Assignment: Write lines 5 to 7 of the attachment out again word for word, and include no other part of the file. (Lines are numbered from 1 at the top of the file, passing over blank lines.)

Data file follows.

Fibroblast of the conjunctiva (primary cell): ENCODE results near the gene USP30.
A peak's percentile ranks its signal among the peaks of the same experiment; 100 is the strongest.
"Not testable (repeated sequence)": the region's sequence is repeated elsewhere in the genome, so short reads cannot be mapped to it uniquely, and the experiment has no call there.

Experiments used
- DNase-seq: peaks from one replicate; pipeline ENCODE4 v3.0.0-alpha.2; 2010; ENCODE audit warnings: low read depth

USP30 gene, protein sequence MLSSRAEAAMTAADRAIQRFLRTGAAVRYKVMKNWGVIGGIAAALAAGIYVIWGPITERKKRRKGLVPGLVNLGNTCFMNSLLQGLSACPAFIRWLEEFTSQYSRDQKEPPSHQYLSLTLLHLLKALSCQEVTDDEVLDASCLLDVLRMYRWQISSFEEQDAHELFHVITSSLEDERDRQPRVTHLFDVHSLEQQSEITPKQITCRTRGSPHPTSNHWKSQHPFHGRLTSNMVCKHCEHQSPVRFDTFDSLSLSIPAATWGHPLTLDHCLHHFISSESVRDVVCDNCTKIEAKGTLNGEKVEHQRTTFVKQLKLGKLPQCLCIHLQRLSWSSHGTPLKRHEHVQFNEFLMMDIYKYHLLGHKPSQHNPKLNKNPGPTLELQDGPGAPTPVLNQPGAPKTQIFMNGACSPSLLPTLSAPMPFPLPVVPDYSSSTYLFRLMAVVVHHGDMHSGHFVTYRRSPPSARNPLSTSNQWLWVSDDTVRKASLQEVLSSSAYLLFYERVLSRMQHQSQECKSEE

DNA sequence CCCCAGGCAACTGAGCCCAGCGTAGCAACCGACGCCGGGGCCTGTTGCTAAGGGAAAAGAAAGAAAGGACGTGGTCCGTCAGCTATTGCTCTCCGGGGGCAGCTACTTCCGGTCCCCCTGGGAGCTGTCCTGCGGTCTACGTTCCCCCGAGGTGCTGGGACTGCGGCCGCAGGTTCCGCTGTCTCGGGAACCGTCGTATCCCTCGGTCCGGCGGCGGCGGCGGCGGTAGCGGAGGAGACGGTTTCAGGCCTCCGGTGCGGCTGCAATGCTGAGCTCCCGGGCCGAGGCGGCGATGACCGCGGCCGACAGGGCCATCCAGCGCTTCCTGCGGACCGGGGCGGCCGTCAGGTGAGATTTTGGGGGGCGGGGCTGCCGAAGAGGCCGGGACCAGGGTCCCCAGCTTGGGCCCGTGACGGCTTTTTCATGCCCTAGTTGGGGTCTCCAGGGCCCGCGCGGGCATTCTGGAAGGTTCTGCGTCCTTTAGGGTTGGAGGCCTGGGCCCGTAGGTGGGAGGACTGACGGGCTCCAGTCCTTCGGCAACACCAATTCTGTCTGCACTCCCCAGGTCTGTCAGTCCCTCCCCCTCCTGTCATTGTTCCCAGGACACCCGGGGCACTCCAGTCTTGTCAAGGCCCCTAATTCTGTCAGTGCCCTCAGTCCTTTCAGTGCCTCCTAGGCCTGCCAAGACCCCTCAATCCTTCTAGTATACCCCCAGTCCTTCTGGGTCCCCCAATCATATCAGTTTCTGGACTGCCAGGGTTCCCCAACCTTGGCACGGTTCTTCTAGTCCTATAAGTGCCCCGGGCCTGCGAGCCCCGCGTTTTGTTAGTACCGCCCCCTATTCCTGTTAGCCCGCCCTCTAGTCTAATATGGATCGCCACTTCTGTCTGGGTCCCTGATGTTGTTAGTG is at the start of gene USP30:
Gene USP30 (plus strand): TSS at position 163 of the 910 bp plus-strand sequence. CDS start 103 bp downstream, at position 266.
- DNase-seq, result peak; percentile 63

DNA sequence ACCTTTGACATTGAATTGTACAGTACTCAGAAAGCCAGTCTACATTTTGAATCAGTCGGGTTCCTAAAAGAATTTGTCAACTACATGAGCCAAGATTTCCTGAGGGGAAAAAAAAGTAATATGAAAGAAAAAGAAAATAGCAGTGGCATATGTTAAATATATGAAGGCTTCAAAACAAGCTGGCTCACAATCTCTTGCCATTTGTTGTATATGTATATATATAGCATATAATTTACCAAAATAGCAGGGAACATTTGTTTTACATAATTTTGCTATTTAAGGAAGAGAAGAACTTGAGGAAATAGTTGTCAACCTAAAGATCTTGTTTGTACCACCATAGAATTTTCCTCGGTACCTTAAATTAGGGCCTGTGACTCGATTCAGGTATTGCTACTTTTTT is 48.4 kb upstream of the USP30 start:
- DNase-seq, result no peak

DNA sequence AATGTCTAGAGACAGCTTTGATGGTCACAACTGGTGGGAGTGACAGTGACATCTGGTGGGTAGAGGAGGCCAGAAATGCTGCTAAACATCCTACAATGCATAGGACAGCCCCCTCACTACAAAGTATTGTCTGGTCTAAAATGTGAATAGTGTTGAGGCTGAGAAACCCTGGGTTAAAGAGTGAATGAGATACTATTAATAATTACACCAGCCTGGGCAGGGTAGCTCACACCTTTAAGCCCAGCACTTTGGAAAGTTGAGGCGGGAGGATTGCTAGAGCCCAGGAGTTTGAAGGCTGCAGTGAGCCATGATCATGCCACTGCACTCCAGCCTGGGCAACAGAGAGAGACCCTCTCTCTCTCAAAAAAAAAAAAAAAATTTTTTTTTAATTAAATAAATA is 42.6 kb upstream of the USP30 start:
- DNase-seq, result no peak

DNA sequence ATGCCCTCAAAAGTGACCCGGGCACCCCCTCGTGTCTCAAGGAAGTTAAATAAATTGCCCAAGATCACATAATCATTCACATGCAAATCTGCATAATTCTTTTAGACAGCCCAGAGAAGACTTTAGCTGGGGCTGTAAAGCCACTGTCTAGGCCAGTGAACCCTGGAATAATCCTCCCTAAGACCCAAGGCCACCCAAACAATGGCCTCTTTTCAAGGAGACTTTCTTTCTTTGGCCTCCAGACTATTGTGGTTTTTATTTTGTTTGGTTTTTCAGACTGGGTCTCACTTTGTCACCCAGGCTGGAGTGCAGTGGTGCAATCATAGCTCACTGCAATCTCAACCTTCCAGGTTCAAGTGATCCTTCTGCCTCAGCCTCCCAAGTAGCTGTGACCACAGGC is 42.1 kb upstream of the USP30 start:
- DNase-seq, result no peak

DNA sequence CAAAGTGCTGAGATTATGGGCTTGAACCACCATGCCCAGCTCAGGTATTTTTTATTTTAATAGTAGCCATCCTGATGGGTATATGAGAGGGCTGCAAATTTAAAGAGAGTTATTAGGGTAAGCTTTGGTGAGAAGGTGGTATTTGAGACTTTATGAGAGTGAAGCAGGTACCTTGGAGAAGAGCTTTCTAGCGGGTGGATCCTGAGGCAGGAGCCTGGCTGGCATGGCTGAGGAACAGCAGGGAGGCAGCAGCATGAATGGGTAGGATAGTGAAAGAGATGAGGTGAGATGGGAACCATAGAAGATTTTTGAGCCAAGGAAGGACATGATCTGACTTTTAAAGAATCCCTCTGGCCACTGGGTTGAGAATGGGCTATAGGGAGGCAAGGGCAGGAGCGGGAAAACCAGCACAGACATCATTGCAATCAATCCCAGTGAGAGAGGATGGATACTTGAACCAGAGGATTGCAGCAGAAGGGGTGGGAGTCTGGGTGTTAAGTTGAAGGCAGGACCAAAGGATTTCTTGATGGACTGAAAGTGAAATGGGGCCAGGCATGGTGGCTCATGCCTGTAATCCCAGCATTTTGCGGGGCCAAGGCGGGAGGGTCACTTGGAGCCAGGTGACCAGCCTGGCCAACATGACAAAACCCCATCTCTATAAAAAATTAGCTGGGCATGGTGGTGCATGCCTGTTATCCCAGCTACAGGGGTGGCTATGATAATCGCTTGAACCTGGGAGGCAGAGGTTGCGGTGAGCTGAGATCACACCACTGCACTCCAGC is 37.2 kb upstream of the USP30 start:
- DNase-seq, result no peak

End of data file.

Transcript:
- DNase-seq: peaks from one replicate; pipeline ENCODE4 v3.0.0-alpha.2; 2010; ENCODE audit warnings: low read depth

USP30 gene, protein sequence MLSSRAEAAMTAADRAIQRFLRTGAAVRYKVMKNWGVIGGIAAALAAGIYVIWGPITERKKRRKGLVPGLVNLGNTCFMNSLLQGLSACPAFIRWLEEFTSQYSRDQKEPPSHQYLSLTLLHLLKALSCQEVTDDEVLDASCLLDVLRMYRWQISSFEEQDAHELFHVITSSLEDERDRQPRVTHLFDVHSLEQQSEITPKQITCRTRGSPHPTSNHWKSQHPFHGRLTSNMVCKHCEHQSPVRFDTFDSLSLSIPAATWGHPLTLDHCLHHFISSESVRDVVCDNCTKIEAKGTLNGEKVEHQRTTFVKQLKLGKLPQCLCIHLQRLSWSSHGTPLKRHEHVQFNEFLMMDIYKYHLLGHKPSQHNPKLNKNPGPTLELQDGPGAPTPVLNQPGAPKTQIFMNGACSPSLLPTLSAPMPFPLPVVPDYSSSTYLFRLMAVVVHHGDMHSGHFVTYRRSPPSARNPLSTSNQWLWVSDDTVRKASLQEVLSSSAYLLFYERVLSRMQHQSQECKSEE

DNA sequence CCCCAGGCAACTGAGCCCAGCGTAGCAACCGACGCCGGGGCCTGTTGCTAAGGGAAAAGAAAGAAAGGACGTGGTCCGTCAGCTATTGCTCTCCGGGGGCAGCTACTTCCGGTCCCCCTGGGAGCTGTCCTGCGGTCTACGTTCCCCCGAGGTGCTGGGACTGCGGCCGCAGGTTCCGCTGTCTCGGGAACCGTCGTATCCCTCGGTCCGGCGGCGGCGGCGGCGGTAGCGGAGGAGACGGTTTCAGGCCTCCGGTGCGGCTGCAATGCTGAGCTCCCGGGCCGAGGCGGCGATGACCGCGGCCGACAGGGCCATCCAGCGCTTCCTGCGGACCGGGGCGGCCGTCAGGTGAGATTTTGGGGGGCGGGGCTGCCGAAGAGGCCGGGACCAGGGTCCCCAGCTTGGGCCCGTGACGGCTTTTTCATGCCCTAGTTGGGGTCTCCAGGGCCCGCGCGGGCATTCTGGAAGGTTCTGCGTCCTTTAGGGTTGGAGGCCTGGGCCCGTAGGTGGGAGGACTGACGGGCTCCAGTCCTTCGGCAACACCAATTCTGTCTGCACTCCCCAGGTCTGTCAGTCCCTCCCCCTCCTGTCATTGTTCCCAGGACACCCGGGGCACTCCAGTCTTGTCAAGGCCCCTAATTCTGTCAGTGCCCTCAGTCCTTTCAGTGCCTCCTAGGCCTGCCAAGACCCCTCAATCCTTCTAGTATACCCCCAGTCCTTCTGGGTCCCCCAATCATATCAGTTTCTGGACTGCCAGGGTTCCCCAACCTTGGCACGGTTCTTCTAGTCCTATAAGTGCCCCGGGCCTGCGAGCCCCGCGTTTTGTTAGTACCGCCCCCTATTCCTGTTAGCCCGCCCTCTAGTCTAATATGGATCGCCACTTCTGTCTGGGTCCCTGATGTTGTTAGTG is at the start of gene USP30: